"I was fascinated by the story, the idea of taking Vegas for millions," says director Robert Luketic, who'd read an excerpt of Ben Mezrich's "Bringing Down the House" in Wired magazine. He was crushed when he found out the rights had been already snapped up by Kevin Spacey and his producing partner, Dana Brunetti. "I threw the magazine across the room and pouted for about two weeks," the Australian director admits.
He forgot about the idea until his agent sent him Peter Steinfeld and Allan Loeb's script for "21." "It's funny how things come full circle," Luketic says, noting that the script came to him at a time when he was eager to break out of the romantic comedy pigeonhole he'd landed in after directing "Legally Blonde," "Win a Date with Tad Hamilton," and "Monster-in-Law." (The writers had added a romantic element to the story, but it isn't a focal point of the movie.)
Jeff Ma, Mezrich's main source for "Bringing Down the House," was also an invaluable source of information for Luketic. "At the first dinner we had, he told all kinds of incredible stories and scenarios and situations," Luketic says. "It humanized the story and took it to a whole new level."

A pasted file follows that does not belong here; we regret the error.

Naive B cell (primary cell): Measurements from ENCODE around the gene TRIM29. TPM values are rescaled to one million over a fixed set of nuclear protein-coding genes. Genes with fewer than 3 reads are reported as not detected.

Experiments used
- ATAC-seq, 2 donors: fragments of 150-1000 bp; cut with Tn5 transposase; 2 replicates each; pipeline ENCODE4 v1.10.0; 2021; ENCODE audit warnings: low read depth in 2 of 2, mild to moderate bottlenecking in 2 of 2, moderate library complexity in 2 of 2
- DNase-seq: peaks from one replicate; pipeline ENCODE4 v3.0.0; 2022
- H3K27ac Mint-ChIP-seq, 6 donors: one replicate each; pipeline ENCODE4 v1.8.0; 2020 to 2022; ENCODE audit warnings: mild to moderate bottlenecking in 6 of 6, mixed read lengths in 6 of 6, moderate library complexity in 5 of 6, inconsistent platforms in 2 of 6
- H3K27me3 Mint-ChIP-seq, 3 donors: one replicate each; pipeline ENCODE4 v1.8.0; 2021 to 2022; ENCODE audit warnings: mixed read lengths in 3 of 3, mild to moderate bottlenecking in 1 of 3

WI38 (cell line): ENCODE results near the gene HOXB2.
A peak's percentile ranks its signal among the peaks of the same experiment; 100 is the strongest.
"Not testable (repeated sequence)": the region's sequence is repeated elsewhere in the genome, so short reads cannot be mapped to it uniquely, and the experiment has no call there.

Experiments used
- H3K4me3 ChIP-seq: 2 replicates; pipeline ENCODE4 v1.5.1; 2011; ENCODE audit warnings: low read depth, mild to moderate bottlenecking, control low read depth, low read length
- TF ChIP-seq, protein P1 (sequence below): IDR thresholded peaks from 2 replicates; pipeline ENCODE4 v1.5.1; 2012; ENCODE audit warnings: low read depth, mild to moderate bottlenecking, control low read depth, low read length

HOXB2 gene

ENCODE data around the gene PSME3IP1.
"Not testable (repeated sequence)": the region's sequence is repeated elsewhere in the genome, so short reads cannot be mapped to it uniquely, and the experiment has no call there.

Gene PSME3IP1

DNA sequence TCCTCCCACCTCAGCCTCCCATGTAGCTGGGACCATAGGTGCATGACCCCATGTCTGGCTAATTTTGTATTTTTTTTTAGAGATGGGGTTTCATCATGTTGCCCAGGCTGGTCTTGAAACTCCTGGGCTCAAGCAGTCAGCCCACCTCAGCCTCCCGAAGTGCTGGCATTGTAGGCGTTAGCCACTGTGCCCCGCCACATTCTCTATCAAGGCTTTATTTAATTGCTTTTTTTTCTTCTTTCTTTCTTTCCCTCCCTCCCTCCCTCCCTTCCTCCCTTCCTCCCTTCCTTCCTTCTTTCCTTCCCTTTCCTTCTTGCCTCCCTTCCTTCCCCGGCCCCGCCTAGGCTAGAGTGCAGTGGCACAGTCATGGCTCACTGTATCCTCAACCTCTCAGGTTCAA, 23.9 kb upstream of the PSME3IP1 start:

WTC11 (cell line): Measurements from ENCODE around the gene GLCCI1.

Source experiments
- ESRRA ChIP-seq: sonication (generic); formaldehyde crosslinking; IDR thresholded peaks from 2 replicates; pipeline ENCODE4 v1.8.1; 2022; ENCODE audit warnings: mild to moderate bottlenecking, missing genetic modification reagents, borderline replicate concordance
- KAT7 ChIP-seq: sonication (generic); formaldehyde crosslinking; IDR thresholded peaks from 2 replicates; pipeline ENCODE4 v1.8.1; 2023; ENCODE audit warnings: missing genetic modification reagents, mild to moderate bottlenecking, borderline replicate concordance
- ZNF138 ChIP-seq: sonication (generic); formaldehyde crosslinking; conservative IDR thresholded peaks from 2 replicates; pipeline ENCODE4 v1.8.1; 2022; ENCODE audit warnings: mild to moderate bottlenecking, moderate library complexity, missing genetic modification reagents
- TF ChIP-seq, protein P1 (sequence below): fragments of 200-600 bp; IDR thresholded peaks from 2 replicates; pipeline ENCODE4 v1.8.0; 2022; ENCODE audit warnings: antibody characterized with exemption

Mezrich's book provided inspiration, but Luketic thought it needed some alterations. "We focused it on one particular character's journey and changed some of the names and places for legal reasons," he says. "But we were authentic in terms of the way the team worked and the system they used."
Luketic and the writers took other minor liberties with the story, including:
- Ma had applied to Harvard Medical School, but the tuition payments weren't the reason for his participation in the blackjack scheme.
- The movie's card counters visit only Las Vegas, but Ma and his cohorts hit casinos in Atlantic City, N.J.; Shreveport, La.; Chicago; the Caribbean and Connecticut.
- The time frame is condensed, and many of the characters are composites. But Ma found much of it "eerily accurate."
- Ben is caught and roughed up twice in the movie, but Ma was never apprehended in real life. He knows that some team members were "taken to back rooms and treated very poorly," but he never heard about physical abuse.
- The MIT team never used flashcards to help them memorize code words for numbers, either. "[But] otherwise, the codes and numbers were accurate," Ma says.